It’s Saturday night. Instead of relaxing safe at home plopped comfortably in front of your big screen TV, you’ve got your hind quarters parked squarely on a hard folding chair. If that’s the case, chances are you’re either at a festival watching your favorite bluegrass band, or perhaps you’re huddled under a tarp in the pouring rain jamming with friends or total strangers at a fiddlers convention. Either way, you often witness secret or not-so-secret signals or cues from one musician to the rest of the group to alert them that a song or tune is about to end. This article will help you decode many of the secret signals that are commonly used at bluegrass and old-time jams and performances.
If you’re watching a bluegrass band that’s used to playing together, you might not see any signals at all. Just last night was I was chatting with Bobby Hicks, a long time Bluegrass Boy and fiddler. I asked him how Monroe signaled to the band when a song was supposed to stop. He said Bill never used any kind of signal. He explained that after you played night after night on the road with Bill, you knew exactly where and when a song was going to end. He did point out that after the song was over, Monroe often raised his white hat in the air while the audience wildly applauded.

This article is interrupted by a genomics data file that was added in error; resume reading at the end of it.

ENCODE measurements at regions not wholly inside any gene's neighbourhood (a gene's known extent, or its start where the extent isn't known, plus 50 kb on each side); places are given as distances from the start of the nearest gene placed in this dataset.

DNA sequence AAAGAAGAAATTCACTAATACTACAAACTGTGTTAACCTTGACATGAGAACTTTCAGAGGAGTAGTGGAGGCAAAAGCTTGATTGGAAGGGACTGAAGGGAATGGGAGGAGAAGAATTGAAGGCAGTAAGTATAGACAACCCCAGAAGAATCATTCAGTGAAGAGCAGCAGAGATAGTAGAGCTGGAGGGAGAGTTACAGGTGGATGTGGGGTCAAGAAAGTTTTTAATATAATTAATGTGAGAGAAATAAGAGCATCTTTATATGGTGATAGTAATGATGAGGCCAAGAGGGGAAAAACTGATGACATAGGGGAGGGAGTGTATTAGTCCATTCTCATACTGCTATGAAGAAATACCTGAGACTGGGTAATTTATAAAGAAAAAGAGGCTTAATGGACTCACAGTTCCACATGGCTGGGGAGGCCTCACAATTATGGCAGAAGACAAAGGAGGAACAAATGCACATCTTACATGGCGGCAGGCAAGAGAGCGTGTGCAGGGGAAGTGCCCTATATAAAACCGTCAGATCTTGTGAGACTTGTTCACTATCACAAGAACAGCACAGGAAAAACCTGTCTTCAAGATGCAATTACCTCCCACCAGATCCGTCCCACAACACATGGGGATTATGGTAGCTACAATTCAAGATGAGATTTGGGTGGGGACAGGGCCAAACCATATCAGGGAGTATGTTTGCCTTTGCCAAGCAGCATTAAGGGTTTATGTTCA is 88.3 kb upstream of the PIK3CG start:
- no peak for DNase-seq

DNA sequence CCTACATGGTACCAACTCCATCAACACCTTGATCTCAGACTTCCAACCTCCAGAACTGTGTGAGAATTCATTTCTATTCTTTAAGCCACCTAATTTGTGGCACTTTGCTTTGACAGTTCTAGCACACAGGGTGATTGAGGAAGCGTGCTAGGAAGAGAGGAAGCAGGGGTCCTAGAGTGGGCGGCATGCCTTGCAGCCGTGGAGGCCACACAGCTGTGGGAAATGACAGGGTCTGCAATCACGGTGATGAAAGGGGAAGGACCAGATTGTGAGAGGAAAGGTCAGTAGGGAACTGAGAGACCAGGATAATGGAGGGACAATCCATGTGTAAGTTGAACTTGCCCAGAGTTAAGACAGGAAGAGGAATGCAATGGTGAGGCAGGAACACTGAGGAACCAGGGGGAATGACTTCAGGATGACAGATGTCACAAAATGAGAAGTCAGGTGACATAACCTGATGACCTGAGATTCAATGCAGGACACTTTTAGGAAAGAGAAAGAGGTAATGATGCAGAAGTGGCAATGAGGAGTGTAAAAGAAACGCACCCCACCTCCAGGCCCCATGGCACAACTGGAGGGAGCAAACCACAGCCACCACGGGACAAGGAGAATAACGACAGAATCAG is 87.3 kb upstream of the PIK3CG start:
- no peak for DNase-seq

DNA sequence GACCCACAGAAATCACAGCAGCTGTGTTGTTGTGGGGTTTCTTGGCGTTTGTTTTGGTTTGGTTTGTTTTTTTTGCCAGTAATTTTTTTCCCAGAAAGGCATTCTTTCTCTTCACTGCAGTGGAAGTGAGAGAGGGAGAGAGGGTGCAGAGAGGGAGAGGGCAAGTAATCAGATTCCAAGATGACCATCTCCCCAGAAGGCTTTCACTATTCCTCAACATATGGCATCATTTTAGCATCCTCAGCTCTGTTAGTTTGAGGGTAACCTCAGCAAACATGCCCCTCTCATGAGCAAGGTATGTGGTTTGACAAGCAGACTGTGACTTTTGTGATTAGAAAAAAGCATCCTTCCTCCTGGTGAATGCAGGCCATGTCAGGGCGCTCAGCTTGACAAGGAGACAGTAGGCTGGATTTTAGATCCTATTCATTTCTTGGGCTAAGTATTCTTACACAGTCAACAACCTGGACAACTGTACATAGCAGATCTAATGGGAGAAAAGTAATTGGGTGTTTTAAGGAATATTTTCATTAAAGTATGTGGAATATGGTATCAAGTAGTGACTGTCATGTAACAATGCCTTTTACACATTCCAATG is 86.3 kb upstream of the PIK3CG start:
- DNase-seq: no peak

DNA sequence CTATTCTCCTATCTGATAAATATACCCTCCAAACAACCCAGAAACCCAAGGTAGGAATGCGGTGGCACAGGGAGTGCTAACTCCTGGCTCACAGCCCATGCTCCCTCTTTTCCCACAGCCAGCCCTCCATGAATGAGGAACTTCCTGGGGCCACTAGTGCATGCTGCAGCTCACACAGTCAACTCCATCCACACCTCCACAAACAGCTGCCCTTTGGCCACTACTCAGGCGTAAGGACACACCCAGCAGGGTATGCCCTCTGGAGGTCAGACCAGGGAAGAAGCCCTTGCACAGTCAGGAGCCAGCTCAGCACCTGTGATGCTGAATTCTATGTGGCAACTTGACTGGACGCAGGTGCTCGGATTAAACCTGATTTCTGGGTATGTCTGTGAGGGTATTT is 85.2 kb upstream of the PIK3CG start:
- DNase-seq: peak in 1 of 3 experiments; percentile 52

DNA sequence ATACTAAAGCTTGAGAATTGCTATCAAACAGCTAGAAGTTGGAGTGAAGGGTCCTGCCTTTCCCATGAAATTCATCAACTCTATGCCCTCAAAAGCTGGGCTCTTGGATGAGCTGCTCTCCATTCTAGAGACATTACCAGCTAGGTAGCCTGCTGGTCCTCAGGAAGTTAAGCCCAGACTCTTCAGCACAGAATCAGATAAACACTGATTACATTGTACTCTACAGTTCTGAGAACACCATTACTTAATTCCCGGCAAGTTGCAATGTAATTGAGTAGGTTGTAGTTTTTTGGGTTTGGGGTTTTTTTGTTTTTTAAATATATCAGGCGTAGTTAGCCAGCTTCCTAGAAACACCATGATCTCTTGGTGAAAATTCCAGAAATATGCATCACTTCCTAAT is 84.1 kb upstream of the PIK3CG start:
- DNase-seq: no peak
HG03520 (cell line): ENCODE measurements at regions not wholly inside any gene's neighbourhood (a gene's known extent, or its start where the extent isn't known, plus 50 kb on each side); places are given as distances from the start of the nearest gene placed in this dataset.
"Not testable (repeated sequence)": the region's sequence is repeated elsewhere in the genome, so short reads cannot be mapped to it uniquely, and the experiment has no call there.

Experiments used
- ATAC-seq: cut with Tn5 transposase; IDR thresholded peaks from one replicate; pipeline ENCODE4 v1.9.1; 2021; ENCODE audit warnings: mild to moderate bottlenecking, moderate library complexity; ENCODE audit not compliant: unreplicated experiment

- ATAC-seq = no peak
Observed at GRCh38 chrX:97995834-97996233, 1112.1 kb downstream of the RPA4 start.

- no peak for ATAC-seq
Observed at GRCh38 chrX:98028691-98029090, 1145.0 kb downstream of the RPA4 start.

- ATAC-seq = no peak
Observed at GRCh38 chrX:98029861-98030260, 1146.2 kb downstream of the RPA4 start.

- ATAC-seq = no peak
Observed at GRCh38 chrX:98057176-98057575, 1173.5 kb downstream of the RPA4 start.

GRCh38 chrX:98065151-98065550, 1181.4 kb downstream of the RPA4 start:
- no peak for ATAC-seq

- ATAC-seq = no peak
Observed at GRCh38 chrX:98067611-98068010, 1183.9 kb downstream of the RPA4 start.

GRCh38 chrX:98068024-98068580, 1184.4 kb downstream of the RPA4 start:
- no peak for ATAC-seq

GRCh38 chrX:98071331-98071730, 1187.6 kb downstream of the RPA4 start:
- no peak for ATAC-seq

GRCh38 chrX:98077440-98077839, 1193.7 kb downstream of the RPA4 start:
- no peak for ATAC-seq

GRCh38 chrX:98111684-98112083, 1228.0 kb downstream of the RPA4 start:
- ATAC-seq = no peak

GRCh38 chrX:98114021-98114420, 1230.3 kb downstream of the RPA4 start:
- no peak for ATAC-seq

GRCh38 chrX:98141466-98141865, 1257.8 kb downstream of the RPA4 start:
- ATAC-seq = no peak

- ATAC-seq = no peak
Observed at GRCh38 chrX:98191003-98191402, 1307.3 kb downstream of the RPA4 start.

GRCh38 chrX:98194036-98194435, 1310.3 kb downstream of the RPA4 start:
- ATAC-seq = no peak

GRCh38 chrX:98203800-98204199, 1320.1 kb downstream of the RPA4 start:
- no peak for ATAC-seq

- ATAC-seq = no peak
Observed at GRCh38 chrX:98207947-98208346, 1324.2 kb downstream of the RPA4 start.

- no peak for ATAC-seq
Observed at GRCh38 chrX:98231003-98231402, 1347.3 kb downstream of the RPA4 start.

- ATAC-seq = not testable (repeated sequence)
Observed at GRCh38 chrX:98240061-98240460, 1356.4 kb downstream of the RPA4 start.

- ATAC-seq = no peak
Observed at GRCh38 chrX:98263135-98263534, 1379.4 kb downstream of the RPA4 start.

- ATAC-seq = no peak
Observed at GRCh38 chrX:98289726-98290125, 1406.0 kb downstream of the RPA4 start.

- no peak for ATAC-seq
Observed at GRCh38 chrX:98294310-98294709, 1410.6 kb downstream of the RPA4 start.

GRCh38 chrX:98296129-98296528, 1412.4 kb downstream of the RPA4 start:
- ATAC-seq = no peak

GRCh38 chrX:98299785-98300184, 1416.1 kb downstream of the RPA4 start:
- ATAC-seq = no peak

The most likely place you’ll see signals or cues is at large jams. Sometimes, the size of the jam will help determine which signal is used.
The bluegrass jam leader: In a bluegrass jam, it’s normally the lead singer who becomes the “jam boss.” He or she make it their business to send signals to the rest of the group. If a bluegrass instrumental is being played, whoever kicks off the song usually helps guide it to a smooth ending by sending a clear signal to the other musicians.
The old-time jam leader: Typically it’s a fiddler who rules the roost in an old time jam. Nearly always it’s the fiddler who selects the tune, sets the tempo, decides how long it will last, and when it will end. If there’s more than one fiddler, whoever starts the tune will take ownership of that tune and will signal the ending to the other jammers.